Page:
FAA trains controllers with Lockheed Martin simulator

ROCKVILLE, Md., 30 August 2005. The Federal Aviation Administration (FAA) completed training its first class of student air traffic controllers using its new Initial Academy Training System (IATS).

Aug 30th, 2005

ROCKVILLE, Md., 30 August 2005. The Federal Aviation Administration (FAA) completed training its first class of student air traffic controllers using its new Initial Academy Training System (IATS).

The FAA, along with Lockheed Martin, built the IATS system to provide a high-fidelity training simulation lab for new students preparing to become en route air traffic controllers. The FAA started using the system at the FAA Academy in Oklahoma City more than four months ahead of schedule.

IATS uses actual air traffic controller display consoles driven by the standard National Airspace System software in use at the Air Route Traffic Control Centers (ARTCCs) to provide a realistic training environment for the students.

Integrated with the consoles is a host simulation subsystem that not only allows presentation of realistic, identical training sectors and exercises to all students simultaneously, but also allows each student to independently control the sector airspace without interference from the other students. The system allows students and instructors to start a scenario, as well as record, pause, rewind and replay it for further reinforcement of the concepts they learn. The scenario simulator provides radar and inter-facility inputs, as well as "ghost pilot" stations that respond to student directives. A voice simulation system allows students to communicate with pilots and other controllers through standard headsets.

The FAA developed the scenario simulation and voice simulation subsystems, while Lockheed Martin and major subcontractor Sunhillo Corp., of Berlin, N.J., provided the host and display subsystems, as well as system installation, integration, and test.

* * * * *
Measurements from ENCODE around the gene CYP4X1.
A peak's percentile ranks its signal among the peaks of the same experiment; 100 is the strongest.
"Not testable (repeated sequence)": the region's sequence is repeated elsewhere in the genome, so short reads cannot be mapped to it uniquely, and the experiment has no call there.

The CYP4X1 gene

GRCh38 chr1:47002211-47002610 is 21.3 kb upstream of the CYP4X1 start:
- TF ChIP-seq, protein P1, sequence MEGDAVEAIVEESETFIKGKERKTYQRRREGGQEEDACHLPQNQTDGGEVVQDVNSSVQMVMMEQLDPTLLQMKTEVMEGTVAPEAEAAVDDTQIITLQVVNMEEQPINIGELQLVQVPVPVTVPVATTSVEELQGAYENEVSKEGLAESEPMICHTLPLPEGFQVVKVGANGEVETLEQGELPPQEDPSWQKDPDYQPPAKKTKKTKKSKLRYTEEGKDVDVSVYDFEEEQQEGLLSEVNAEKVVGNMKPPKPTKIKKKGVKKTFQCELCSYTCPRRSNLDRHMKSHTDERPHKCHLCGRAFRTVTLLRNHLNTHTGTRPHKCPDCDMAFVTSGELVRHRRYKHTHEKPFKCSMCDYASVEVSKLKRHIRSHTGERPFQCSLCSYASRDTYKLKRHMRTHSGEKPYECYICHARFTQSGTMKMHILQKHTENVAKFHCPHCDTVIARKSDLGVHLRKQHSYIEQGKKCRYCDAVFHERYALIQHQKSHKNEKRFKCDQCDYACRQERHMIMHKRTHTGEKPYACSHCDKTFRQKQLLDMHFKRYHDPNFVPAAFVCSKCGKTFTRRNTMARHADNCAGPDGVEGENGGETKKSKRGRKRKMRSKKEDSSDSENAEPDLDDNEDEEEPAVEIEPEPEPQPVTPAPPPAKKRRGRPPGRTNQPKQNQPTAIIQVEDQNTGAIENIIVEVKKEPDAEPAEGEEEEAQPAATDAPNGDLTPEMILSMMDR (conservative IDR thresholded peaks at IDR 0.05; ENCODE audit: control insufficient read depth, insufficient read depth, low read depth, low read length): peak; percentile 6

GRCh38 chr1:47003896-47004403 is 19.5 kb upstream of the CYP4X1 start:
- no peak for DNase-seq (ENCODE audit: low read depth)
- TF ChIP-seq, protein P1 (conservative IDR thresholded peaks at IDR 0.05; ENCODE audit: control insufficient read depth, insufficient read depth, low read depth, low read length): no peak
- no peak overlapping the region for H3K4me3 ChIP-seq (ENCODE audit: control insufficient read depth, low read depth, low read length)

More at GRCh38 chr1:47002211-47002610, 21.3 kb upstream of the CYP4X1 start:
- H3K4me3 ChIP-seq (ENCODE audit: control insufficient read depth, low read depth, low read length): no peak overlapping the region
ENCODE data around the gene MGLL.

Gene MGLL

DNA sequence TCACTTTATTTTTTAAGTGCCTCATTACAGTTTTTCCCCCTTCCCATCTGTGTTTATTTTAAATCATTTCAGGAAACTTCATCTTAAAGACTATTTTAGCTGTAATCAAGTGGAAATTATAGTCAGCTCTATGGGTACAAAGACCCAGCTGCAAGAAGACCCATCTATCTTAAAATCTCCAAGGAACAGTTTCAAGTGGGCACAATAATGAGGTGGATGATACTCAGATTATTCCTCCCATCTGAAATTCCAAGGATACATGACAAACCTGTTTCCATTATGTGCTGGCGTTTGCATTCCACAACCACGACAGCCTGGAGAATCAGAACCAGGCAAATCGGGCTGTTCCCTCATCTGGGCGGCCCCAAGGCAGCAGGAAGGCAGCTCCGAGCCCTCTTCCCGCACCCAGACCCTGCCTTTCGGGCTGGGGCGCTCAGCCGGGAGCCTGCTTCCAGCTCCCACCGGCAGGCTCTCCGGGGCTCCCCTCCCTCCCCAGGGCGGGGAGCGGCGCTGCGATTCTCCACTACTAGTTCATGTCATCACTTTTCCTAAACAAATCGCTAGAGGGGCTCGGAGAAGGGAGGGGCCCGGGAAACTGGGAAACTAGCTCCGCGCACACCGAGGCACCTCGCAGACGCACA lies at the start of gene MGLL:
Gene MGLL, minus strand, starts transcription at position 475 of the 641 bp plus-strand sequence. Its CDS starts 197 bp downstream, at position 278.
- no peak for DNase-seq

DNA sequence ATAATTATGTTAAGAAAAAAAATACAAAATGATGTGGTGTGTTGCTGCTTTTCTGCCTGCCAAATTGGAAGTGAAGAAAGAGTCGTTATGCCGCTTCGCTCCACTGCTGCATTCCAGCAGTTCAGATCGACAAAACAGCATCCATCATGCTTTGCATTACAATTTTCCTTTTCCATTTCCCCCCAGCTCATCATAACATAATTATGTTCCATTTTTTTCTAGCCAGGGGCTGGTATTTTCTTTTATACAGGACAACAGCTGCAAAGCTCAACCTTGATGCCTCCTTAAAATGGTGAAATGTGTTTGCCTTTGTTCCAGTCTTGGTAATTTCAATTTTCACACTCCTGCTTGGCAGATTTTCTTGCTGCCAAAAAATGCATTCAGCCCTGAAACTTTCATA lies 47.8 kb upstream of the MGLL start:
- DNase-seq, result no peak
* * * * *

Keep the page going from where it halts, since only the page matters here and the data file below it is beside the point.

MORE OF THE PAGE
"This technology solution demonstrated a true team effort between the FAA and its industry partners, from development to implementation," said Sue Corcoran, Lockheed Martin's vice president of Aviation Solutions. "Lockheed Martin is very proud to help the FAA Academy meet its aggressive controller training goals, enabling the new controllers to get the best training possible."

Learning the basics on IATS will result in student air traffic controllers being better prepared to continue their training upon arrival to their assigned ARTCC, significantly decreasing the amount of time required for on-the-job training. IATS is a key system for enabling the FAA to hire and train new controllers to replace the large number of retiring controllers over the next several years.

Headquartered in Bethesda, Md., Lockheed Martin employs about 130,000 people worldwide and is principally engaged in the research, design, development, manufacture and integration of advanced technology systems, products and services. The corporation reported 2004 sales of $35.5 billion. For more information, see www.lockheedmartin.com.

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